ComplexCon returns to Long Beach Nov. 6 - 7 with hosts J. Balvin and Kristen Noel Crawley, performances by A$AP Rocky and Turnstile, and more shopping and drops.
Secure your spot while tickets last!
Graffiti has always had a strange relationship with hip-hop. The accepted theory is that graffiti art was created spontaneously with hip-hop’s other elements, sometime in the early 1970s. The truth is that graffiti or public name writing as I refer to it, is more like the adopted sibling of hip-hop, brought into the family, and has a history that stretches back more than a hundred years prior to the rise of hip-hop music.
Most graffiti writers in the early-1970s were more likely to be jamming out to Led Zeppelin in the yards than be at Sedgwick and Cedar, but as hip-hop grew to prominence during the late-1970s, it drew graffiti writers closer to the music and dance that was coming to define New York street culture. By the early-1980s, it was inspiring hybrid artists that merged graffiti writing and rapping and gave a voice to the long anonymous graffiti writer.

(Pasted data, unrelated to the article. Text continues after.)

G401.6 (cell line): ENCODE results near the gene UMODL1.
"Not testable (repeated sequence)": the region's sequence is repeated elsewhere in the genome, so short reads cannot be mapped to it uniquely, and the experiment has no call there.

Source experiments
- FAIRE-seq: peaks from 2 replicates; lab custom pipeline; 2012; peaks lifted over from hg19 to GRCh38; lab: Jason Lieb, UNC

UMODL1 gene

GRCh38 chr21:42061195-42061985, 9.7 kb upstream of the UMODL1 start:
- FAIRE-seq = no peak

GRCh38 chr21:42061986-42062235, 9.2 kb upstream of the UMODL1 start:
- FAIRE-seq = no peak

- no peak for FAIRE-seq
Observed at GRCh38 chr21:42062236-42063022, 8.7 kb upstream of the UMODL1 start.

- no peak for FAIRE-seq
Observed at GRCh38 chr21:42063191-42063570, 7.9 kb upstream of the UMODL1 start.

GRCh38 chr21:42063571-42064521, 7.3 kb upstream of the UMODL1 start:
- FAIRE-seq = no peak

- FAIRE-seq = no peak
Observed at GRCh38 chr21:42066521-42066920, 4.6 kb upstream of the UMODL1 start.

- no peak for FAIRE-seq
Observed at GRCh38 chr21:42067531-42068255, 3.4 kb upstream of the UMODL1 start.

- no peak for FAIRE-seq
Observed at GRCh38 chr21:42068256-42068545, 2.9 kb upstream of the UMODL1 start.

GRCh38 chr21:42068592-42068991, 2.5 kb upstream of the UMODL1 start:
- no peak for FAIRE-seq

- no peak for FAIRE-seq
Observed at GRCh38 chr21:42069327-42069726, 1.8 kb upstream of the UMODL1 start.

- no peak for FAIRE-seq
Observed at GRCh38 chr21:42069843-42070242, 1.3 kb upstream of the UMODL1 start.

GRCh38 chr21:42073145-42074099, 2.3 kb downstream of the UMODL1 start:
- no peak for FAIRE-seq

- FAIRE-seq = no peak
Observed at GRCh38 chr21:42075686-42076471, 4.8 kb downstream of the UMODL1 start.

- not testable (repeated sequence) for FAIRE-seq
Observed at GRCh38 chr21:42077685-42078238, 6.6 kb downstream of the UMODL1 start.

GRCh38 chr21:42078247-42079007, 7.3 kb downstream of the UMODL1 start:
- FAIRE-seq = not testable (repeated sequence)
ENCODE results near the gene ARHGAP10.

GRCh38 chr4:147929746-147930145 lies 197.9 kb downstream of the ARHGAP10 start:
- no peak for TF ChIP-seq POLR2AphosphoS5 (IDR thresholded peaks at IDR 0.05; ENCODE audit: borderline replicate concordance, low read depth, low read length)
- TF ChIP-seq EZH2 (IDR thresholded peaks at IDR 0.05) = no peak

While it is widely known that many prominent hip-hoppers got their hands dirty putting in work on the streets and trains. Most did not reference their connection to writing in much detail besides the occasional “I used to tag my name up” line you got in various songs. However some emcees took the opposite route and put it on the line representing how they felt about graffiti writing in song, these songs laid the foundation for the sub-genre of Graff/Rap.
Graff/Rap is different from other sub-genres of hip-hop because of its longevity in the culture. Unlike other sub-genres like Crunk or Horrorcore, its relevance is not confined to a local or a trend. The records that make up this genre span the history of hip-hop’s recorded music and come from artists around the world.
With that in mind, not all of the songs on this list are Graff/Rap. However, most are.
Check out the 25 Best Songs About Graffiti.
RELATED: The 25 Best Songs About Death